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Commonwealth Games baton visits Pacific islands as relay hits halfway

A traditional baton relay representing the Queen has reached the halfway point of its journey around the Commonwealth.

A Batonbearer with the Baton and local people in Vanuatu
A Batonbearer with the Baton and local people in Vanuatu

The Birmingham 2022 Queen’s Baton Relay spent the 147th day of its journey on the Pacific island of Niue, one of the 72 territories and nations of the Commonwealth, and will continue travelling the globe until it reaches Birmingham for the opening ceremony on July 28.

A child in a traditional grass skirt holds the Baton in Nauru

The relay began on October 7 when the Queen placed her message to the Commonwealth into the Baton, and has seen it visit a number of different countries since, most recently visiting the Pacific Islands in Oceania.

A local man in traditional grass skirt holding the Baton as it visits Fiji

It meant that people across Fiji, Papua New Guinea, the Solomon Islands, Samoa, Tonga, Nauru, Vanuatu and Niue were able to see the Baton, with athletes, country ambassadors and local leaders acting as Batonbearers.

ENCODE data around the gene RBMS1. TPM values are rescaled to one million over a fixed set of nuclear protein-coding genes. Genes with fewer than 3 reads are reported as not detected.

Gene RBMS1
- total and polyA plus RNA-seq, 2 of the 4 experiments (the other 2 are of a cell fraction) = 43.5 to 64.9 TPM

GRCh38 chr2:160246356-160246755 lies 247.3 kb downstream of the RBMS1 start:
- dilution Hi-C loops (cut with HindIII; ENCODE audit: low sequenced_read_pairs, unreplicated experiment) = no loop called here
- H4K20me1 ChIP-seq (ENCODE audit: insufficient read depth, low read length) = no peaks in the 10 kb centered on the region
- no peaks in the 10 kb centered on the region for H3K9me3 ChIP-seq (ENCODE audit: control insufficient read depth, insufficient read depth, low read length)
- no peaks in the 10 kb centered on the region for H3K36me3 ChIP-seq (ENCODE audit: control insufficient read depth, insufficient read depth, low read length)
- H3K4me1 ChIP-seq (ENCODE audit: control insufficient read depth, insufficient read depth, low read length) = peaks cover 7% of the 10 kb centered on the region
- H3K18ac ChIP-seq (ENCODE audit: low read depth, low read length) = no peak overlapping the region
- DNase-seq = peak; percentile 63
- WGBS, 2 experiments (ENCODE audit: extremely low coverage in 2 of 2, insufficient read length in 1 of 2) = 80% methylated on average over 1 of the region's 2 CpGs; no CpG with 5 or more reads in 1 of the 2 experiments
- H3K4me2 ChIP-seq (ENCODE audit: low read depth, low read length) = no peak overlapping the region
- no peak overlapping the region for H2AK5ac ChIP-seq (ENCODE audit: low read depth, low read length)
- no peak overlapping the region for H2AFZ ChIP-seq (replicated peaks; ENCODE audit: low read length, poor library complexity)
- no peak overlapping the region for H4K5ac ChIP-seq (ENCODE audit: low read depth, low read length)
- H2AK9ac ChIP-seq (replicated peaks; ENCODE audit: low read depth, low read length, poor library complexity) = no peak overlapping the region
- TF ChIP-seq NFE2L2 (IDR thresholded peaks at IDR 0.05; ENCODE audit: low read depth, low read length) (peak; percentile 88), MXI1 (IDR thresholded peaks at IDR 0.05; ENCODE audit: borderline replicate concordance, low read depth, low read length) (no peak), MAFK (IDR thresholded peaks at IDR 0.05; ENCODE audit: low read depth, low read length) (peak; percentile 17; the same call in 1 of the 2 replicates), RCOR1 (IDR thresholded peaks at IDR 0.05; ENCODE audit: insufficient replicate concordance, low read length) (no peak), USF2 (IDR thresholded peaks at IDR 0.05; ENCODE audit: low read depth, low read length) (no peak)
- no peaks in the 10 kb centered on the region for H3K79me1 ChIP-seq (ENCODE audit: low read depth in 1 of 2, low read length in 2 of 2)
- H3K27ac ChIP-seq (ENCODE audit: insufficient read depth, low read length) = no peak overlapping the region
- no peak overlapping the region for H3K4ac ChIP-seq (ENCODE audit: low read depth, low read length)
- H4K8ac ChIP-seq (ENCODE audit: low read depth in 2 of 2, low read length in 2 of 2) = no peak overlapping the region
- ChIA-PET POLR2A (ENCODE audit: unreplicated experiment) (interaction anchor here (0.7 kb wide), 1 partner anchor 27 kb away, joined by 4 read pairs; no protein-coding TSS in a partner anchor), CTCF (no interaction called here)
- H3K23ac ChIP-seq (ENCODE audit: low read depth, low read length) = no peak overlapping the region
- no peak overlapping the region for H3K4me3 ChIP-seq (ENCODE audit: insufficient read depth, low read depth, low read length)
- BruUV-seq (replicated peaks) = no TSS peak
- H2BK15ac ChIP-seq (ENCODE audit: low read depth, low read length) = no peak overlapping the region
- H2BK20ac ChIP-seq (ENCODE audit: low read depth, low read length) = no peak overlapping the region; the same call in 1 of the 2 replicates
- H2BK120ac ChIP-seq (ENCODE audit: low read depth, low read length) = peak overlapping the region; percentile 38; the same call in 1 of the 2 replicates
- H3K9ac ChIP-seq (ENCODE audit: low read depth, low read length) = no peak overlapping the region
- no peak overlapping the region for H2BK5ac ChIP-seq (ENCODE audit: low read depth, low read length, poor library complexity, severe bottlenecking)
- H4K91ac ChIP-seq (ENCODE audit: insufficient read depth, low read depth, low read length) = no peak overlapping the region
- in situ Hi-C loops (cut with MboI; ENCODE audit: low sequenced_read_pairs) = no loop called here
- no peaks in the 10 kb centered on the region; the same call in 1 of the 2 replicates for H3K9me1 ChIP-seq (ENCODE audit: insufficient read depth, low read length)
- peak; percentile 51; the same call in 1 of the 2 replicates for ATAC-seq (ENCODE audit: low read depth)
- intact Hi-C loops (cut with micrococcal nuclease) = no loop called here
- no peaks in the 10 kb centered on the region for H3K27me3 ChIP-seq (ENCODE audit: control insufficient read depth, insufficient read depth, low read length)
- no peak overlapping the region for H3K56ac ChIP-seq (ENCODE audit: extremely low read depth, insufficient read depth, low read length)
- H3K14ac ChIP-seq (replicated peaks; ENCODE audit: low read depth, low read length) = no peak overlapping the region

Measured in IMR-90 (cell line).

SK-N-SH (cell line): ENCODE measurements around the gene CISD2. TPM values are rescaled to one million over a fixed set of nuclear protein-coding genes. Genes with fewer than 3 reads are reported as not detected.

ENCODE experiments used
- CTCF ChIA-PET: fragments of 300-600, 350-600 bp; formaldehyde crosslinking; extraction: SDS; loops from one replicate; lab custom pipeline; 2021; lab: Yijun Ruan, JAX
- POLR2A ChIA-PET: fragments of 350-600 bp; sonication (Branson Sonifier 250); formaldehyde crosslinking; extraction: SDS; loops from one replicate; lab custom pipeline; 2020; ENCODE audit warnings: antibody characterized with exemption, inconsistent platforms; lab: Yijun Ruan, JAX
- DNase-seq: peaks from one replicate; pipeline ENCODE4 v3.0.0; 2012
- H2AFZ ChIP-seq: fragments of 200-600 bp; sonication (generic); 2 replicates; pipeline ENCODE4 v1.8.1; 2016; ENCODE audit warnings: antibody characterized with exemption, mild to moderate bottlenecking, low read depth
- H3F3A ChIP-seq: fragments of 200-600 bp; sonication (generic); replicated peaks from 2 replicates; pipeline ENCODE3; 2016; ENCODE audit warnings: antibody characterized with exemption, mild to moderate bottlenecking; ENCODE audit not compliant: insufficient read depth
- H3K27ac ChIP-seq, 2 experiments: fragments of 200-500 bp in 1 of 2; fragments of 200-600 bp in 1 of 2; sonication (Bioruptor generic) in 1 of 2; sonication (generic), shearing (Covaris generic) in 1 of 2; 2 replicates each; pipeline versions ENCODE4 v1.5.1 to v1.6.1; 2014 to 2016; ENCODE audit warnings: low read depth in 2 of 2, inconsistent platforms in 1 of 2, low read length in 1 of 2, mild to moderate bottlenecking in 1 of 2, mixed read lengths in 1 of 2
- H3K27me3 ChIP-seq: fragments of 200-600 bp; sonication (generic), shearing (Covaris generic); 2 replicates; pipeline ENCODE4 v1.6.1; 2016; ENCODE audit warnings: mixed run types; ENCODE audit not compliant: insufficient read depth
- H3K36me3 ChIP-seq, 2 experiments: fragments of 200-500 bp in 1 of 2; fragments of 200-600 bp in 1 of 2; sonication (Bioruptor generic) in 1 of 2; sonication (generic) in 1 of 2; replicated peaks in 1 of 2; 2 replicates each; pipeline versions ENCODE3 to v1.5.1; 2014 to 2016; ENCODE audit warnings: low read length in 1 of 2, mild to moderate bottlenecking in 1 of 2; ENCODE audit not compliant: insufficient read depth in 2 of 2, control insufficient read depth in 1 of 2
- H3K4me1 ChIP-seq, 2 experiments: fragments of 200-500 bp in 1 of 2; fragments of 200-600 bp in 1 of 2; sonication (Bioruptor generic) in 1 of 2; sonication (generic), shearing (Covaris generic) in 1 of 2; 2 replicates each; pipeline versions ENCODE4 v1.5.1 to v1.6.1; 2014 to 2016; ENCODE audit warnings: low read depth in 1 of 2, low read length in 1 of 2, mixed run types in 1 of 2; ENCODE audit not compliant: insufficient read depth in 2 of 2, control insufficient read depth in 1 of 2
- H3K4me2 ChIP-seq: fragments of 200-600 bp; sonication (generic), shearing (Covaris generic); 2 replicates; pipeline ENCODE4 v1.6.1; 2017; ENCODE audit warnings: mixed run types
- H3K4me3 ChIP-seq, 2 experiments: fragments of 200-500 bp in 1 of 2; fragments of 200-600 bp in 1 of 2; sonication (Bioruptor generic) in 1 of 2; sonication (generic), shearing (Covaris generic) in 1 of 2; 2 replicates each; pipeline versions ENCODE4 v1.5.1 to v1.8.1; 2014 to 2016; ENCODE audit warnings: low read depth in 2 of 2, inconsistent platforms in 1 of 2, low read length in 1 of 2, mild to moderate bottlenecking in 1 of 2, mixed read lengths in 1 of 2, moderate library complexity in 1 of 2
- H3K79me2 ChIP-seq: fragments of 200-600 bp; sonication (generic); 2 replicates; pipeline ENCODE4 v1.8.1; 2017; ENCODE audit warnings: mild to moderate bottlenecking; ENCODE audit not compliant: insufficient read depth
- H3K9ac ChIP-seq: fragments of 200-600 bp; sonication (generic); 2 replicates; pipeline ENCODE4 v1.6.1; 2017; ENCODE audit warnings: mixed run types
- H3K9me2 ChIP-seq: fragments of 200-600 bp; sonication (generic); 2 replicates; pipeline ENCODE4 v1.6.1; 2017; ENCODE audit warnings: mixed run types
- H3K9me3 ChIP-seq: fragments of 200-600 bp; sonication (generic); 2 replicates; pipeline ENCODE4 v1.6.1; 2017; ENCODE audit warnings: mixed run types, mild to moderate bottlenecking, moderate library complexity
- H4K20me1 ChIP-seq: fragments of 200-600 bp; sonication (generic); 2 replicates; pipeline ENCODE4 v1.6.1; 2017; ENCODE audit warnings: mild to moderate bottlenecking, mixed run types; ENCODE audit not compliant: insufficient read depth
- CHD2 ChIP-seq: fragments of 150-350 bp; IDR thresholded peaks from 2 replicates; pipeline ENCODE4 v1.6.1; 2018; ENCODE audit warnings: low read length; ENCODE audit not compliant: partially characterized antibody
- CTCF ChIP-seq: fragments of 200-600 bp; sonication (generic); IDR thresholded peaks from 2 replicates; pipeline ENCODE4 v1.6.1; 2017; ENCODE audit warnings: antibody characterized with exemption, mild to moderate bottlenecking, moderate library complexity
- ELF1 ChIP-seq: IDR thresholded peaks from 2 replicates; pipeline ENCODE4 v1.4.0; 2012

In the final 147 days, the Baton is set to continue its journey in Oceania, with upcoming visits to more islands in the Pacific Ocean and New Zealand, where the Baton will celebrate Commonwealth Day, before travelling on to Australia.

Following visits to the remaining Pacific Islands and CGA’s in Oceania, the Baton will visit the Americas, the Caribbean, and Europe, before returning home to England on July 4, where the Baton will spend 25 days visiting cities, towns, and communities across the country.

Lisa Hampton, head of the Queen’s Baton Relay, said: “Being halfway through the Queen’s Baton Relay is such an incredible landmark to reach.

"This is bigger than just the numbers, it’s about the remarkable individuals we’ve met as Batonbearers, and the captivating stories told from communities visited that are testament to the success of this journey so far.

"I am really looking forward to each of the remaining 147 days and to get to know each remaining Commonwealth nation and territory through the Queen’s Baton Relay."

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